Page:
Jack Jenkins’s book is informative and persuasive, if not exactly unbiased.
The moral lessons of his humiliation and imprisonment seem fairly limited.
Ezra Klein suggests structural changes. Darrell West suggests talking to each other.
“We have remade our nation before and we can do it again.”
The answer, says Leah Schade, is about dialogue as much as any single sermon.
James and Deborah Fallows traveled around the U.S. to find out.
Daniel Cohen asks: When our culture of growth collapses, what will society look like?
What does ethical leadership look like?
A new book of essays shows that evangelicals aren't all the same culturally or politically. So what's holding them together?
The senator's jokes are still funny, even if Trump has made his satire obsolete.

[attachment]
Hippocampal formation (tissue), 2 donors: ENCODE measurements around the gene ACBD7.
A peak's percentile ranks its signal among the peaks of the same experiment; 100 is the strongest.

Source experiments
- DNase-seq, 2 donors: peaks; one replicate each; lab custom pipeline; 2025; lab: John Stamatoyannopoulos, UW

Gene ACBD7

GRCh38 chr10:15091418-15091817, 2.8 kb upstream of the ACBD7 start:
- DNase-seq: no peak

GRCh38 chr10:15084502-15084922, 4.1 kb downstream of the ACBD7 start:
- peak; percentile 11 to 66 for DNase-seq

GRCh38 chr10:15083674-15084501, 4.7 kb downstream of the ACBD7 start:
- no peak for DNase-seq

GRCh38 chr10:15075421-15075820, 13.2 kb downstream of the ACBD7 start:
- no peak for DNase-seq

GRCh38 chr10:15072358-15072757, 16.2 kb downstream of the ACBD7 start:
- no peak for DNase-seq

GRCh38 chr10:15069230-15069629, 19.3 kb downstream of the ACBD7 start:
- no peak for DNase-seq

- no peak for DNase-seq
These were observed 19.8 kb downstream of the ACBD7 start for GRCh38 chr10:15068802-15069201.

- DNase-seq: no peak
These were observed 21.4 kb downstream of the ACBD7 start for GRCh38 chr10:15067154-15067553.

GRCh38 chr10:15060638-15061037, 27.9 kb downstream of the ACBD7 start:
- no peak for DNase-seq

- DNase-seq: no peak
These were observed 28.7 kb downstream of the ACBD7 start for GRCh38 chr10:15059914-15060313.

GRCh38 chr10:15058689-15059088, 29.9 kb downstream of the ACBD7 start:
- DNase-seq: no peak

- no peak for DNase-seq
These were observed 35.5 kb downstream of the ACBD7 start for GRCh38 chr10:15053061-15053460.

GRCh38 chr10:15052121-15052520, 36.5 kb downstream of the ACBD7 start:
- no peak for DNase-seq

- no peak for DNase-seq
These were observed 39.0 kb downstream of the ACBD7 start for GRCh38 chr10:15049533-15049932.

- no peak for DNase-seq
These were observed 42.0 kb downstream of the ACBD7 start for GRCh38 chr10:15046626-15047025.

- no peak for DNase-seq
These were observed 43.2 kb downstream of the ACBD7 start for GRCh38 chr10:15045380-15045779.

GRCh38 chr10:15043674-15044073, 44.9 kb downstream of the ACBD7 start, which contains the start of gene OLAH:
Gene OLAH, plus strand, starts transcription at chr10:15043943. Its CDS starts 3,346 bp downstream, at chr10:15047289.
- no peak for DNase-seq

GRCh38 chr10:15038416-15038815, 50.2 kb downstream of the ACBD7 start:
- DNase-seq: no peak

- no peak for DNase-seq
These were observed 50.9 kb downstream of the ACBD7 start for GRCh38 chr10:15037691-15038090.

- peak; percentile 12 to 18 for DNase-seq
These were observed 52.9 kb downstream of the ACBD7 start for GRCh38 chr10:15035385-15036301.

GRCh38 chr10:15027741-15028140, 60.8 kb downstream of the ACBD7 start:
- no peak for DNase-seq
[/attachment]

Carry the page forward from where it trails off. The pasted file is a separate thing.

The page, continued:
How shrewdly the drama of mixed motives, mixed loyalties, and mixed feelings unfolds.
John Milbank & Adrian Pabst consider Western society’s many problems and offer a prescription: virtue.
David Miller’s book doesn’t offer policy solutions. It does help us think clearly.
At his inauguration on January 20, 1953, President Dwight D. Eisenhower took an unprecedented step: after taking the oath of office, he led the nation in prayer. During his prayer, which historian Kevin Kruse notes helped make Eisenhower’s inauguration as much a “religious consecration” as a “political ceremony,” the new president asked God to “make full and complete [the executive branch’s] dedication to the service of the people.” Eisenhower’s professed dedication to serve all the citizens of the United States and his willingness to rely upon God’s help were not entirely new.